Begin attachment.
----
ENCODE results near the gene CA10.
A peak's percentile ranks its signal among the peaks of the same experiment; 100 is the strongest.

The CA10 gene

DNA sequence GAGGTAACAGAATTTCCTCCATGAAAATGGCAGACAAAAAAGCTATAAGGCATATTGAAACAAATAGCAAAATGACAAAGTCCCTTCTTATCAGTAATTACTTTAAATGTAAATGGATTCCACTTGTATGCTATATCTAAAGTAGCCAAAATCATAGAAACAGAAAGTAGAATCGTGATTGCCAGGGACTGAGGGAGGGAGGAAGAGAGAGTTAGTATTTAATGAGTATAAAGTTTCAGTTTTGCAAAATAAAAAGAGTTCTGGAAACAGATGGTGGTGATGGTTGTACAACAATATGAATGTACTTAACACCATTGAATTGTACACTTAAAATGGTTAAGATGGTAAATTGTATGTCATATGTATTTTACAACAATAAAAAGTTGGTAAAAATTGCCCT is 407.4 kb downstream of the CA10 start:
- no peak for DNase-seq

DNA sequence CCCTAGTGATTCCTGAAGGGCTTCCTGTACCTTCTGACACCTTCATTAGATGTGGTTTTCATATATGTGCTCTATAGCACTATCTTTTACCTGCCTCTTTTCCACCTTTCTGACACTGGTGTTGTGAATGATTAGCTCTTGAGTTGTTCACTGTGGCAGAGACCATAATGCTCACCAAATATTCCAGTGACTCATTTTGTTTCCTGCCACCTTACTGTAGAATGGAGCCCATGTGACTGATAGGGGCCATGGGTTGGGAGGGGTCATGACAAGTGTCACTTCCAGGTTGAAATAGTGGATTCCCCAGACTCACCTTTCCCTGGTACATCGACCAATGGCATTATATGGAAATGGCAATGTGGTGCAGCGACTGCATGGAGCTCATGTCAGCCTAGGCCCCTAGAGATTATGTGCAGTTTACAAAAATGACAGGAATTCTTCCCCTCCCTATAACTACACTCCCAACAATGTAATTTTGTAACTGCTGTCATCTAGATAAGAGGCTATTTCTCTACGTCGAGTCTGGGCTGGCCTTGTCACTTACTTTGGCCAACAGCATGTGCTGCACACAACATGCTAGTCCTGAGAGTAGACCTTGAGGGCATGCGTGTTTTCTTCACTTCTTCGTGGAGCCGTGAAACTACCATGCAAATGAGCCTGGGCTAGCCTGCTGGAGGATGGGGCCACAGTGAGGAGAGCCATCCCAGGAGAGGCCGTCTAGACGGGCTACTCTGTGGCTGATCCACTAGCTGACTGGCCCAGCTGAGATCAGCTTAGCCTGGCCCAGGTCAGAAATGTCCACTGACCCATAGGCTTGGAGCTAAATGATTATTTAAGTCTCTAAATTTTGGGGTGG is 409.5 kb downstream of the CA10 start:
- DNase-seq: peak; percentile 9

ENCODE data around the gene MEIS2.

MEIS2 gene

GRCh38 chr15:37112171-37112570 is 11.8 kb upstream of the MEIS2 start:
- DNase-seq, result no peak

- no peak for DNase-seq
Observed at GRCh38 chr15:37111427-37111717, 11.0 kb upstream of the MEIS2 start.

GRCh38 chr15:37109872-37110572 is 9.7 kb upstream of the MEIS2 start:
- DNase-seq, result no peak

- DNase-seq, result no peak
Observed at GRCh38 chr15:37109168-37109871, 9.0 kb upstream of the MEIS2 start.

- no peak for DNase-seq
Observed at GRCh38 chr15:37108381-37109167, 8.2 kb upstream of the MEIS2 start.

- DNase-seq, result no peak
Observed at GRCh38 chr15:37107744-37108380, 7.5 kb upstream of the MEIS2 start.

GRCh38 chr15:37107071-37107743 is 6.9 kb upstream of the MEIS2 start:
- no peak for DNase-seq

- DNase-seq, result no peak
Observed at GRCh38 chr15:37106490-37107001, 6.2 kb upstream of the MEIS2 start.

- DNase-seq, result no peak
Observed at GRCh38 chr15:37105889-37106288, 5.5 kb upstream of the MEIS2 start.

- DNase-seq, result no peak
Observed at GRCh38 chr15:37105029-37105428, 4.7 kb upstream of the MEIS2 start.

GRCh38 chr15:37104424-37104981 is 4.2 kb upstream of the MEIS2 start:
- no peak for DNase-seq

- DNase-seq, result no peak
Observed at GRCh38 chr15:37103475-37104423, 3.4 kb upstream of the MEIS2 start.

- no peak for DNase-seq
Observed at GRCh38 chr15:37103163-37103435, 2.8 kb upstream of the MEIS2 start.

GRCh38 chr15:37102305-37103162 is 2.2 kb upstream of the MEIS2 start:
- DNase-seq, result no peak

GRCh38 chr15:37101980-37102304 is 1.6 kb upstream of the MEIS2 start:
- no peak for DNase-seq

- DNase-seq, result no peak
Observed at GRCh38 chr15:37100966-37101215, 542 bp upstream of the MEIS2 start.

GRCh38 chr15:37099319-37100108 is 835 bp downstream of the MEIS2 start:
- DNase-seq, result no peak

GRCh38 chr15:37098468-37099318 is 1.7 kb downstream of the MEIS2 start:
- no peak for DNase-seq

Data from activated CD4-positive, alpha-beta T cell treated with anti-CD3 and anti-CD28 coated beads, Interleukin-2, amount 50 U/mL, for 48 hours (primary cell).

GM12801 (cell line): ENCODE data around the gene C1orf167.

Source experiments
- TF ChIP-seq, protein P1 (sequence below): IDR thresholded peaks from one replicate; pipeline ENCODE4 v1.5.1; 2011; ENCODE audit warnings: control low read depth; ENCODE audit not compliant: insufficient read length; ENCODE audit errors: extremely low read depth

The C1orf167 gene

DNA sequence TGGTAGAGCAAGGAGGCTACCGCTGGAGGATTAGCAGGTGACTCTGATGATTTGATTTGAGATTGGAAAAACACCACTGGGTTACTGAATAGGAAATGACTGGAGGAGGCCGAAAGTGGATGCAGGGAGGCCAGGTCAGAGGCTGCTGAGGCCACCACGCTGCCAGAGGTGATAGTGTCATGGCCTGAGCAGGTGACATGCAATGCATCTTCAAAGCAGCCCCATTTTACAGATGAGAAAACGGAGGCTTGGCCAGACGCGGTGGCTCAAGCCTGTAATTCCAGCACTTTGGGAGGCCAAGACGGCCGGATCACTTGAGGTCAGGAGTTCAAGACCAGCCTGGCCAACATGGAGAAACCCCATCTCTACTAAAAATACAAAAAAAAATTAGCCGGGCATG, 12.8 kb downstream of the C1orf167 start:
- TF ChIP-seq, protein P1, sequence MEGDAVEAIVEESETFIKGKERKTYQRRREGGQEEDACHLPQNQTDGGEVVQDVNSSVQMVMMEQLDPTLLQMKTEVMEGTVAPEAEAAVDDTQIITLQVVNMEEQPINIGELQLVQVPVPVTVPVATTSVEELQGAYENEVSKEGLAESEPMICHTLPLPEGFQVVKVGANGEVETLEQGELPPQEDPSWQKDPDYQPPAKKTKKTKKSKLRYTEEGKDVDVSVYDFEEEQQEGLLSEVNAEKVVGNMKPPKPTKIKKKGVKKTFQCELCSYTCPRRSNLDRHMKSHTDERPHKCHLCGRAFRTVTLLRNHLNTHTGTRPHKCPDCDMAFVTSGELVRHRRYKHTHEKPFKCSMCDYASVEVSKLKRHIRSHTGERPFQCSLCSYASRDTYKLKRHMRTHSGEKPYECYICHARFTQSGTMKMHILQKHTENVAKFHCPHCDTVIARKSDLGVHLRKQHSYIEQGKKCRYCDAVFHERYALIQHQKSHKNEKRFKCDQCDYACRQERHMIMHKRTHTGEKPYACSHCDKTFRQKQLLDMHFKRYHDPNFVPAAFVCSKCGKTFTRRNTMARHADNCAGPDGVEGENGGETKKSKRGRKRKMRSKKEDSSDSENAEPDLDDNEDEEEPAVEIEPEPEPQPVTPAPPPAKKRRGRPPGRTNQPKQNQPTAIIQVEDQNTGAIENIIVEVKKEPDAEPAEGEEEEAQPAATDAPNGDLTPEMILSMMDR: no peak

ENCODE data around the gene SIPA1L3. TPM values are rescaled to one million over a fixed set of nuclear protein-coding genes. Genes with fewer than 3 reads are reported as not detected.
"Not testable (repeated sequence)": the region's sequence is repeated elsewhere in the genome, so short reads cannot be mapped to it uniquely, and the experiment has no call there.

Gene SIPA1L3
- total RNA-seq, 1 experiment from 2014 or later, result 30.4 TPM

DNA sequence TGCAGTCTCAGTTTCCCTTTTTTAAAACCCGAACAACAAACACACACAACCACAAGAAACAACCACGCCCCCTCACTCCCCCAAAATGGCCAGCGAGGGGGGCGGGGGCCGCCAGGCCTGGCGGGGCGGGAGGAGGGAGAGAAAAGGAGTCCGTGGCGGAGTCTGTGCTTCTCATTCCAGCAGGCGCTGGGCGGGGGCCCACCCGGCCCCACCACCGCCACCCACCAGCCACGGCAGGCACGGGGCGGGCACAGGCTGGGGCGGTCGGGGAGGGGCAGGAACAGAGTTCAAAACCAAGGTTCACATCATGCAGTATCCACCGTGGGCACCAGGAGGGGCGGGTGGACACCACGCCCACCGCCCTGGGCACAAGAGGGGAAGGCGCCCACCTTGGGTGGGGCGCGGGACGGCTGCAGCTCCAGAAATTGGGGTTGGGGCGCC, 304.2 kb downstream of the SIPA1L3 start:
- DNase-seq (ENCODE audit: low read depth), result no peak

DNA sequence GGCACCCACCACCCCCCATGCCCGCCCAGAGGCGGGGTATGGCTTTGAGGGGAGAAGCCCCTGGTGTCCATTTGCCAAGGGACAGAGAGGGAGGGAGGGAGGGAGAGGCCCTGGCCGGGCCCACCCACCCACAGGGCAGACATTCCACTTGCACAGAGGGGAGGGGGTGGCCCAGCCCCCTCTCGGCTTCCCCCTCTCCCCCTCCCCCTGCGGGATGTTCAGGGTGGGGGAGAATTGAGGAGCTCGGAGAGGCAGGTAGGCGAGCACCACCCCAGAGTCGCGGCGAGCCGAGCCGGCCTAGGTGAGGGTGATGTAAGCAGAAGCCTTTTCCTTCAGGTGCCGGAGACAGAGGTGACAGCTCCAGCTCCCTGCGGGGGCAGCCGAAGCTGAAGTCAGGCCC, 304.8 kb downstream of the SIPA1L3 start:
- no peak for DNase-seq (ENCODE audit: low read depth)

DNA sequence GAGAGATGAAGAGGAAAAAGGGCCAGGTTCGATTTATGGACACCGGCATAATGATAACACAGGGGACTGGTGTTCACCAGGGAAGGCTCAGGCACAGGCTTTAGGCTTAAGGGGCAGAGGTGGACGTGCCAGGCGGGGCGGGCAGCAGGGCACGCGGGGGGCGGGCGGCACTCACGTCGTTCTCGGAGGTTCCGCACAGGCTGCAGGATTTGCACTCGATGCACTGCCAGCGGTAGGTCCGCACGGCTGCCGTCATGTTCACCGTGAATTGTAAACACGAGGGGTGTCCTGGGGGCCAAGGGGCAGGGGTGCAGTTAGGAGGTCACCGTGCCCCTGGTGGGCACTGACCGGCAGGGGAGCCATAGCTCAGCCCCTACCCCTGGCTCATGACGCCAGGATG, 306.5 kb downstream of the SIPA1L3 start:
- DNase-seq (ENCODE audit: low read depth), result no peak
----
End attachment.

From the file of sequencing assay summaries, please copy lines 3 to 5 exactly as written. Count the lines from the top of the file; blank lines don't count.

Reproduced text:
The CA10 gene

DNA sequence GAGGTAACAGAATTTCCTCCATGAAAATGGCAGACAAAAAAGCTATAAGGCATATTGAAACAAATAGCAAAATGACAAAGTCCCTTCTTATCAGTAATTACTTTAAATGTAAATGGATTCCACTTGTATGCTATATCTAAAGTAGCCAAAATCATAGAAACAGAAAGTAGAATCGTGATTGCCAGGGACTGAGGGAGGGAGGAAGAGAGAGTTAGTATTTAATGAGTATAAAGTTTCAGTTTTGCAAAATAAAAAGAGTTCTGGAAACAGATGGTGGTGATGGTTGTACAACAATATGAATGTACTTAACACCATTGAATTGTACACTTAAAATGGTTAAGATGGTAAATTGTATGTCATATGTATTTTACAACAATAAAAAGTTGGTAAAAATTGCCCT is 407.4 kb downstream of the CA10 start:
- no peak for DNase-seq